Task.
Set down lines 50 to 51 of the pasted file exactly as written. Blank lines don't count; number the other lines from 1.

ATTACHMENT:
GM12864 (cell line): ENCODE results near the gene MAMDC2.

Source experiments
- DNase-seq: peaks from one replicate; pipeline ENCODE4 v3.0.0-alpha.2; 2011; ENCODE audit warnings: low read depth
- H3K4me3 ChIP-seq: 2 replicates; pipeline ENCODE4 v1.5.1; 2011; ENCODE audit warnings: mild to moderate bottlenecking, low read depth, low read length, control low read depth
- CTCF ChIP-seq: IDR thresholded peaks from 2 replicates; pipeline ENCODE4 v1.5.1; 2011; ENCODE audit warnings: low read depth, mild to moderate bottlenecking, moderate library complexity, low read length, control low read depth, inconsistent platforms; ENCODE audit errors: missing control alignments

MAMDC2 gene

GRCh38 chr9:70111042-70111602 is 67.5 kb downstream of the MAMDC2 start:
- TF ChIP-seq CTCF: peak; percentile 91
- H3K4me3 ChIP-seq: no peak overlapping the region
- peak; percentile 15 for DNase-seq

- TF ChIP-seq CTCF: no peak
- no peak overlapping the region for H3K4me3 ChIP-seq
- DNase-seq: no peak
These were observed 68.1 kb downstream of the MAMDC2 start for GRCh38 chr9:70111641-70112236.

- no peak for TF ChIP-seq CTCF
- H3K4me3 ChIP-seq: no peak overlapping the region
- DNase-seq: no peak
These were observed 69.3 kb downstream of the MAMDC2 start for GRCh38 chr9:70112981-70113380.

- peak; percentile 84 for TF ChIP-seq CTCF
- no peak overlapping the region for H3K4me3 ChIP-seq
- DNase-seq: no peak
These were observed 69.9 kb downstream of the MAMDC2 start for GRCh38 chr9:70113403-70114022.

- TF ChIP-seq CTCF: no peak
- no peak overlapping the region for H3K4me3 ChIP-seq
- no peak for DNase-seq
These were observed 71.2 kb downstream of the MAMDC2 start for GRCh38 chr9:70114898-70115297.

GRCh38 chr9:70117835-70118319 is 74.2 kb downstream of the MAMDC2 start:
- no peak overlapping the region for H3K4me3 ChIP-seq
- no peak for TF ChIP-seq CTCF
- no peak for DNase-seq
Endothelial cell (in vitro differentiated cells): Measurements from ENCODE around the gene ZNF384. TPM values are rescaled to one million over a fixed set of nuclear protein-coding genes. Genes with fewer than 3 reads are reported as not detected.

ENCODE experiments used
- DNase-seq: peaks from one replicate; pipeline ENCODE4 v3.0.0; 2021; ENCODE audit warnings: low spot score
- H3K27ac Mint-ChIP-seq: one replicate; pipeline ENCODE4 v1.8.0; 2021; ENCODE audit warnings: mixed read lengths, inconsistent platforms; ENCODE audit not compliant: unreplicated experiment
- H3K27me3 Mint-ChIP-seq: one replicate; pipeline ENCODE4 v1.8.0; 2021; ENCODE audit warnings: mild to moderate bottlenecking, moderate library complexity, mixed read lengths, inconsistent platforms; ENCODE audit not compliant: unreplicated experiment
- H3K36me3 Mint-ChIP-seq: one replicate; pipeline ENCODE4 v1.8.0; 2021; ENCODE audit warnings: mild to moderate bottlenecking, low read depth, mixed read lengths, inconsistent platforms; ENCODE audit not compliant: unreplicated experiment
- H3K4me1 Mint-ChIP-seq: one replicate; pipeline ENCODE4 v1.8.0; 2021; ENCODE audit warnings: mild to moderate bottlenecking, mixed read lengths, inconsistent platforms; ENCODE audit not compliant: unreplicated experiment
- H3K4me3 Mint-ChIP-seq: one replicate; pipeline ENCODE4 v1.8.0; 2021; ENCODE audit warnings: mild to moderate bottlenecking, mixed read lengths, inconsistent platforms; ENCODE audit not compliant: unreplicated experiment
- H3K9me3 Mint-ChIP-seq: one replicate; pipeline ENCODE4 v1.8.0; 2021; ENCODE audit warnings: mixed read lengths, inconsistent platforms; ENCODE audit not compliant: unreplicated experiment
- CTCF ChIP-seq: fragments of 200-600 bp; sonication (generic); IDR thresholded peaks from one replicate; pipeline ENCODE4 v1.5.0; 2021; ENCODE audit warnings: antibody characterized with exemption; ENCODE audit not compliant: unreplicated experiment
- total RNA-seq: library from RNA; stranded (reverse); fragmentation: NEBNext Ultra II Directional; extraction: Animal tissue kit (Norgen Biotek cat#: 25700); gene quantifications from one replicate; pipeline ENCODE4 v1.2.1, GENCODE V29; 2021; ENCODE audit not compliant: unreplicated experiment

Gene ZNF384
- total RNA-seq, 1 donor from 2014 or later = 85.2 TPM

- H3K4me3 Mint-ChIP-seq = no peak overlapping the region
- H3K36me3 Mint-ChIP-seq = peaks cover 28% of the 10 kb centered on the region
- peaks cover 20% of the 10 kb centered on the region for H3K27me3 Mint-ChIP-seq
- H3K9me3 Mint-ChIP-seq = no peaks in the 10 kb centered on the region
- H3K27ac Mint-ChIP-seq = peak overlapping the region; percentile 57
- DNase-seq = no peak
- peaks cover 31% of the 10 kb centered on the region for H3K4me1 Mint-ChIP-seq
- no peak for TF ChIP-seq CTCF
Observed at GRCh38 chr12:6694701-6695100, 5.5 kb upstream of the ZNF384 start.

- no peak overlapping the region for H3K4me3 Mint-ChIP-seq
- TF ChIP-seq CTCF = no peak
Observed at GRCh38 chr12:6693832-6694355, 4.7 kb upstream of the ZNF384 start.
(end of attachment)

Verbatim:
- peaks cover 31% of the 10 kb centered on the region for H3K4me1 Mint-ChIP-seq
- no peak for TF ChIP-seq CTCF